A logical person might think, “Well, why didn’t you try your Shure mic with your Mackie mixer when you first arrived and then order the Fethead only if you needed it?” This is good logic of course, but if I did need it and I couldn’t get it in time before I left the States (this is not an Amazon item), then I’m screwed. Shipping to Russia, using a dependable service, would cost as much as the Fethead., so I rolled the dice and ordered the Fethead.
I ordered my Fethead from Zenaudio.com and the shipping (First class US mail) was free. Warren from Zen Audio was great and very helpful with all questions.
You can order directly from Triton Audio, which is located in the Netherlands, and actually, in terms of shipment to Russia, they would have shipped it to me in Russia for $106 including insured shipping, but I didn’t know this at the time. Besides, I paid less, got great service from Zen Pro Audio and I’m happy with my purchasing experience.

Well, I guess that this is enough history and now I’ll talk about the Fethead.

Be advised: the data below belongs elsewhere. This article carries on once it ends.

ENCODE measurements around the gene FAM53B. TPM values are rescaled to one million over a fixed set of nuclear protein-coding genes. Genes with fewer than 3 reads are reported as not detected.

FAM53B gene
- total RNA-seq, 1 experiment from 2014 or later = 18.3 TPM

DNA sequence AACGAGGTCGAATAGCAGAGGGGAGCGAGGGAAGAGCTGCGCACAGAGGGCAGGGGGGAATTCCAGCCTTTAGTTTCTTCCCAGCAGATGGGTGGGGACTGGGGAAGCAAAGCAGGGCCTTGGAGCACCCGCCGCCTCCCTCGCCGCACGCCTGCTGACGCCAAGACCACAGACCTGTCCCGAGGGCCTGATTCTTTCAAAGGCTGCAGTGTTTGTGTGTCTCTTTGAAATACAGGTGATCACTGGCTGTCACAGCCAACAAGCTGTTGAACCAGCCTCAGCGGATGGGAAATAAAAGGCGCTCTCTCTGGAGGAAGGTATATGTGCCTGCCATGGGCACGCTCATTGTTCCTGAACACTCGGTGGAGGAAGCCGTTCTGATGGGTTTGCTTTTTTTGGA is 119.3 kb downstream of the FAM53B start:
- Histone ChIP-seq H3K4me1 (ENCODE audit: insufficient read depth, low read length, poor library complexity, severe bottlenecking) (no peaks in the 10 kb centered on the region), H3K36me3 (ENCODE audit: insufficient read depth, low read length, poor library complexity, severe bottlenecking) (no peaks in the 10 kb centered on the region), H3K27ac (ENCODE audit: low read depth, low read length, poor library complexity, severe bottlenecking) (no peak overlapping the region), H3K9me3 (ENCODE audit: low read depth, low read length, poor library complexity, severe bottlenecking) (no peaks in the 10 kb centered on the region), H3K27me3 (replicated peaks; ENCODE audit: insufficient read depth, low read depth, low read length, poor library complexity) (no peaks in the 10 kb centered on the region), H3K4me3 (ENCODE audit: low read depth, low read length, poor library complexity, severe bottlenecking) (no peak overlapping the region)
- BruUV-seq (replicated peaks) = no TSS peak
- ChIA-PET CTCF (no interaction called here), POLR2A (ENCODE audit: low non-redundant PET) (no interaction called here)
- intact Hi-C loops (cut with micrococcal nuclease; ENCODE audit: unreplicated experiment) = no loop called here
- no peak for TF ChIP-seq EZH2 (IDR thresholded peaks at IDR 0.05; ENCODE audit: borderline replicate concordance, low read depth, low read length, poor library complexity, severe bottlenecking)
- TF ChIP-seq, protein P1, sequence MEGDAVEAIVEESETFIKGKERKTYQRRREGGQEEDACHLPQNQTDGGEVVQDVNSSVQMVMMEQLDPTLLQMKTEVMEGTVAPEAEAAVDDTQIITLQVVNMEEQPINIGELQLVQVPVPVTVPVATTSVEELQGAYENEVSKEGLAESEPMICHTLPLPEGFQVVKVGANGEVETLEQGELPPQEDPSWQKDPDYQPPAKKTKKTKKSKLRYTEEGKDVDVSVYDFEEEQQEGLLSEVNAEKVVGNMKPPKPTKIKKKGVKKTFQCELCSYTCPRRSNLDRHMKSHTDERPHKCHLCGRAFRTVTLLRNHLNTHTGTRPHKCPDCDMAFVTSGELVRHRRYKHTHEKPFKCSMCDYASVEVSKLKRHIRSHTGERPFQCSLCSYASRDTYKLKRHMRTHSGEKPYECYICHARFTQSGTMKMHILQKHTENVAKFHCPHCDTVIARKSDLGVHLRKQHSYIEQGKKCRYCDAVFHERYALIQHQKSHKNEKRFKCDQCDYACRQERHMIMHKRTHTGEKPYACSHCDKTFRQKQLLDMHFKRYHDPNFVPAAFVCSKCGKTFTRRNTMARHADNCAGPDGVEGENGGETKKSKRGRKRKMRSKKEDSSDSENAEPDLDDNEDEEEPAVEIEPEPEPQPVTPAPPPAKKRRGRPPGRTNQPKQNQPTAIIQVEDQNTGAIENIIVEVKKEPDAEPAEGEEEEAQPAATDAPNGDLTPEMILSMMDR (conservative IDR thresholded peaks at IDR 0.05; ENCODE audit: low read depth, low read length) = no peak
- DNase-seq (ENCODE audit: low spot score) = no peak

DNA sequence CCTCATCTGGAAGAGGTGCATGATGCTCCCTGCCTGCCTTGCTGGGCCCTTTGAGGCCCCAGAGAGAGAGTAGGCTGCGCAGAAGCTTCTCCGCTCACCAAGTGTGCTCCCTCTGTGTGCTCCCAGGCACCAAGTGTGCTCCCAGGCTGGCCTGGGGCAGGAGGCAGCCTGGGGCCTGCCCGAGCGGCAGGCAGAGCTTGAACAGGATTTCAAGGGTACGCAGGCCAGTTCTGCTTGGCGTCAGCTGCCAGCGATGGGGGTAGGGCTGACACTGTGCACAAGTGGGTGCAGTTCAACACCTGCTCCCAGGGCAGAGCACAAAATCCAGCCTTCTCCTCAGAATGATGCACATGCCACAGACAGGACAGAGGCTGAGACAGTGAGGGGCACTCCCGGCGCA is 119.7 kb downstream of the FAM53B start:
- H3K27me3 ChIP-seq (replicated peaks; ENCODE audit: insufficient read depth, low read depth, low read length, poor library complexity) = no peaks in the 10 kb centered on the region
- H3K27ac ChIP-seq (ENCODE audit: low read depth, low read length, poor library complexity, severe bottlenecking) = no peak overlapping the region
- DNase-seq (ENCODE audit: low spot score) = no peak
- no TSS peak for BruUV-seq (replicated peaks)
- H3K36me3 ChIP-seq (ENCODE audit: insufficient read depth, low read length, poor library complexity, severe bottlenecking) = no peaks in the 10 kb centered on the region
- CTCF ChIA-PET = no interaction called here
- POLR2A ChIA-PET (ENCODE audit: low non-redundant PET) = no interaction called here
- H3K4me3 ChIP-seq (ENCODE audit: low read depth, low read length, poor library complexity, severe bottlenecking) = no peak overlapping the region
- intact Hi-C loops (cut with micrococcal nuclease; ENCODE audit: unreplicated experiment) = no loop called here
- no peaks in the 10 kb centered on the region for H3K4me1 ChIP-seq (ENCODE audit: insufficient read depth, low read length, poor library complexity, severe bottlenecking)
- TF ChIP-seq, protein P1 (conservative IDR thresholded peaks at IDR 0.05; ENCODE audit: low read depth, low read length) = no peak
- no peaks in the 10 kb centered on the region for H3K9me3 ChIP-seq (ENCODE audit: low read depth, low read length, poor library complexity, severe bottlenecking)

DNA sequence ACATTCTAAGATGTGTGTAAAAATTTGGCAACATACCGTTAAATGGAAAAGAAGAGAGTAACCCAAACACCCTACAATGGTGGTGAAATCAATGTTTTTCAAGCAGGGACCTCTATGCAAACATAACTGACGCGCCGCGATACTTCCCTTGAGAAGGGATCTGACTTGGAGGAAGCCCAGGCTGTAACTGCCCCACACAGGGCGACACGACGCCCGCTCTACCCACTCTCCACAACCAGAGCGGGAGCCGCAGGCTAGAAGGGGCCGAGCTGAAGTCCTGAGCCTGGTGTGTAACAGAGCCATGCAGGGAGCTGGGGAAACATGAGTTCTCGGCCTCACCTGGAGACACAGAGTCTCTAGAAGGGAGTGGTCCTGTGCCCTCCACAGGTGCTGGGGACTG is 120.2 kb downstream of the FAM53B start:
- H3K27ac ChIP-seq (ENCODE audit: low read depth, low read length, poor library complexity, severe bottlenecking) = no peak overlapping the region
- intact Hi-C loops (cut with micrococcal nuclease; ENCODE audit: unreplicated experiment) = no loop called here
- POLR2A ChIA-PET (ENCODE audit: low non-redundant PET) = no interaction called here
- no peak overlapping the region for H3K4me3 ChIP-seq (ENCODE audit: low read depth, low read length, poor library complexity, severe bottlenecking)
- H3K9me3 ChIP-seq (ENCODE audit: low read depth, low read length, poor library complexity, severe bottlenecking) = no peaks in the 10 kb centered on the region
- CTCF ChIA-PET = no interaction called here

I’m producing both an audio and video version of this podcast, so if you are listening to the audio version and I say things like “you’ll notice…….” It’s not because I’m crazy, it was for the benefit of the video version.
I’ll post audio samples using my SM7B mic and Mackie mixer, both with and without the Fethead.
The Fethead is not very big, about 3” long and .600” in diameter (7.5 cm X 1.5 cm). It’s metal and seems to be quite well built. The nice thing is that it can plug in directly into the Shure and then the XLR cable plugs into the other end.
Here is a photo of the Fethead and here is another one giving it some scale. In this next photo you can see how I connect it to my Shure SM7B.

First I’m going to run the signal from the tape out RCA jacks on my Mackie, through an analogue to digital interface, into my computer, where I’ll be using Hindenburg Journalist. This sample will be without the Fethead. I find that I need to turn my gain knob up to about 3:00 in order to get a good signal. So, that is the one of the audio clips which you can listen to. All of the audio clips will be raw and will be in an uncompressed format, specifically .wav

My second sample will be with the Fethead and in this sample I’ll be using the same setup, but this time my gain will be set at about 12:00 on the Mackie.

My third sample will be using the Mackie with the same gain settings as before, only this time feeding from the RCA tape out jacks on the Mackie to an 1/8” stereo headphone jack plugged directly into my Zoom H2 recorder. This time is without the Fethead and the gain is set at 3:00 on the mixer.

The 4th sample is again direct into the Zoom H2, as the last sample, but this time with the Fethead and the volume set to 12:00 on the Mackie.